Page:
Stormont's Justice Minister has hit back at critics who have described the Executive's approach to tackling paramilitary activity as lacklustre.
Claire Sugden told MLAs it was "difficult, laborious work" that could not be rushed and accused political opponents of trying to undermine public confidence.
She said: "We are not taking a simplistic approach.
"Premature attacks only serve to undermine public confidence in what we are doing and that serves no purpose."
Speaking during a debate in the Assembly, the minister also defended the "high-level" action plan drawn up during the summer.
She added: "This is not a tick box exercise. It is not a shopping list of recommendations with a price tag against each one because this is not what we will be doing to communities. It is about enabling, facilitating and nurturing communities to do it for themselves.
"It is about delivering long-term societal change and it takes time to build the relationships to make that happen.
"It will require new approaches, innovative ideas and some risk-taking. It will require a leap of faith from those who have seen it all before that this time it really is different."
Last month, a father-of-one was shot dead in west Belfast while dissident republicans have been responsible for a string of so-called "punishment attacks" as well as targeting members of the security forces.
The loyalist Ulster Volunteer Force (UVF) and units within the Ulster Defence Association (UDA) have also been active in drug-dealing and racketeering in recent years.
The Fresh Start Agreement between the British and Irish governments and local political leaders pledged to address paramilitarism and tackle organised crime.
The landmark political agreement, which marks its first anniversary next week, was struck between the Democratic Unionists, Sinn Fein and the UK and Irish governments to resolve a political crisis sparked by a murder linked to the Provisional IRA.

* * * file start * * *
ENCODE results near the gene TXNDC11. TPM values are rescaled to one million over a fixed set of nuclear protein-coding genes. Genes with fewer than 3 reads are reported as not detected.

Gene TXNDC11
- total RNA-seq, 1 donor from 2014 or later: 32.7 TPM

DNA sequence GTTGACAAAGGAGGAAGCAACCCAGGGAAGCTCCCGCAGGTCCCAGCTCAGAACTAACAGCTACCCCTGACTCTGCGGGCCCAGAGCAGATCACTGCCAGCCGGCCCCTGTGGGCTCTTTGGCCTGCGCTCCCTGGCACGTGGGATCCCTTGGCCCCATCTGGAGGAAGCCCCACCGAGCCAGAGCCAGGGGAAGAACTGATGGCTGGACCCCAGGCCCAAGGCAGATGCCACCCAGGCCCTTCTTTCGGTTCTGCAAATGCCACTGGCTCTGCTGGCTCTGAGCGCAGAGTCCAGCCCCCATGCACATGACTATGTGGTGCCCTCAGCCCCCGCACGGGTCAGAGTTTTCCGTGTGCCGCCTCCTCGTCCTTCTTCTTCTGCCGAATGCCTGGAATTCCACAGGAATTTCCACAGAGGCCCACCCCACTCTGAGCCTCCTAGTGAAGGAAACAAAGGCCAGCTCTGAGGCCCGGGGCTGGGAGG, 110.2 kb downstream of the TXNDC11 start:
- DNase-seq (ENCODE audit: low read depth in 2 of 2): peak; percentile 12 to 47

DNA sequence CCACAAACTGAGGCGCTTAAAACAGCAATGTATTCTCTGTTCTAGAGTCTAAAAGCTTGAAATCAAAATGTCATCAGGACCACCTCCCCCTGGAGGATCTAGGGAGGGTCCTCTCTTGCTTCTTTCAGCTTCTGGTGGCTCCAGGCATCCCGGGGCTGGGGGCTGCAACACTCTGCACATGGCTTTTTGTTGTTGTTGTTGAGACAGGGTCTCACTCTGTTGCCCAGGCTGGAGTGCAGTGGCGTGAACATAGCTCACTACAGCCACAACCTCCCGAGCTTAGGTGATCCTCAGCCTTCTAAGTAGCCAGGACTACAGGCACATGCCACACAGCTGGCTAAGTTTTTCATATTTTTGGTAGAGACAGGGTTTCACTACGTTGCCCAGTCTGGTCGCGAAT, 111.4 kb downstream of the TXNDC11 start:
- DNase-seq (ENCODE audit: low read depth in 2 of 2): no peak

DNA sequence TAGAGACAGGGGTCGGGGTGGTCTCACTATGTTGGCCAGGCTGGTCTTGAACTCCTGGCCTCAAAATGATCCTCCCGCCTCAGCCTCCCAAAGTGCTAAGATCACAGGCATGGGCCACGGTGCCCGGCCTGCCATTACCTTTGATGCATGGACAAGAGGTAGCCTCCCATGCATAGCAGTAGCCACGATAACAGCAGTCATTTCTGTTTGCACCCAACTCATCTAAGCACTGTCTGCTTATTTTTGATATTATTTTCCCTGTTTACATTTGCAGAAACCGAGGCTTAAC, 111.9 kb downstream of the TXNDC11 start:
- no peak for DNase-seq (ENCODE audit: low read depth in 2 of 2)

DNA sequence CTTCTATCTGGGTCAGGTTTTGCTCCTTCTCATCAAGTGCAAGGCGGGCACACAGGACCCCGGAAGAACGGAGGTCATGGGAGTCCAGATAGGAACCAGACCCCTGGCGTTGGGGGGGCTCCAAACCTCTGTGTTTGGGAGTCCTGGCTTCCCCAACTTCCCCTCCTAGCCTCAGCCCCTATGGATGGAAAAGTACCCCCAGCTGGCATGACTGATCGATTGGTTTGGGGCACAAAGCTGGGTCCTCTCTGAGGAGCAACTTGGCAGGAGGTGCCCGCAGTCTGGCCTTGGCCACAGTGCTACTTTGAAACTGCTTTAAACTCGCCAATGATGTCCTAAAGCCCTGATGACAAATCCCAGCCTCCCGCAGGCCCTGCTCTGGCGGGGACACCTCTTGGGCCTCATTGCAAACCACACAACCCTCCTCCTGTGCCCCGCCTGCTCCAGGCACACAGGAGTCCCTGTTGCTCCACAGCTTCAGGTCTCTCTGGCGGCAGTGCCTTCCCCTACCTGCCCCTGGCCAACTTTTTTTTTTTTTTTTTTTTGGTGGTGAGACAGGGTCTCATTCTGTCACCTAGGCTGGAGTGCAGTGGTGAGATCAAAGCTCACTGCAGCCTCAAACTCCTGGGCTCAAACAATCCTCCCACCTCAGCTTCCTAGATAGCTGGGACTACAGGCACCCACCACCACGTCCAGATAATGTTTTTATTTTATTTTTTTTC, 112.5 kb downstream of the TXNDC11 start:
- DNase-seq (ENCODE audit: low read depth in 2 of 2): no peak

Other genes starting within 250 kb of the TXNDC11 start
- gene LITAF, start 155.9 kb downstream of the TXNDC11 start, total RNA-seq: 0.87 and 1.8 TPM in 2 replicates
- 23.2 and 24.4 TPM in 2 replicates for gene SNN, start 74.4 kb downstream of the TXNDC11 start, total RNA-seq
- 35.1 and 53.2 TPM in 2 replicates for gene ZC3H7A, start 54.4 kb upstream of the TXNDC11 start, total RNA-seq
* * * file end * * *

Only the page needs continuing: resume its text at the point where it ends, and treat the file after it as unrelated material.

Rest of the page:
A total of £10 million was to be set aside this year to tackle continuing paramilitary activity.
Half was to come from the devolved Executive and half from Westminster but last month it emerged that funding had not been released by the UK government because Stormont had not provided a detailed strategy.
Ms Sugden said: "We did not rush to spend money and I make no apology for that.
"We will need to spend every penny of that money and we are committed to spending it on the right things at the right time.
"Spend will be based on need."
However, the minister revealed that £4 million had been invested in new forensic science equipment; £1 million had been allocated to help the police investigate organised crime and the Probation Board was running two pilot programmes aimed at reducing re-offending.
Work is also ongoing with the Northern Ireland Housing Executive on murals and bonfires, she added.
Alliance Party MLA Stewart Dickson, who tabled the motion calling for an end to all forms of paramilitary activity, claimed the Executive had failed to deal with the scourge.
He said: "We are highly sceptical on the Executive's action plan response - an action plan that was produced in June 2016 and is clearly very weak.
"The action plan is deficient in many, many ways. There is a clear lack of strategic analysis; the plan does not produce clear targets, time scales or resources for implementation.
"There is little evidence of fresh thinking or of a willingness to engage in that."
Ulster Unionist Doug Beattie said he too was "pessimistic".
The former Army captain also claimed Sinn Fein had not done enough to distance itself from violent dissident republicans.
Mr Beattie said: "There is an inability for Sinn Fein to distance themselves from the dissidents.
"They can use words like 'they are traitors to Ireland' but, I can understand how hard it is because some of the IRA members who they knew have bled into the dissidents so, they have a real issue."
However, Sinn Fein's Gerry Kelly said dissident republicans hated his party representatives more than the British.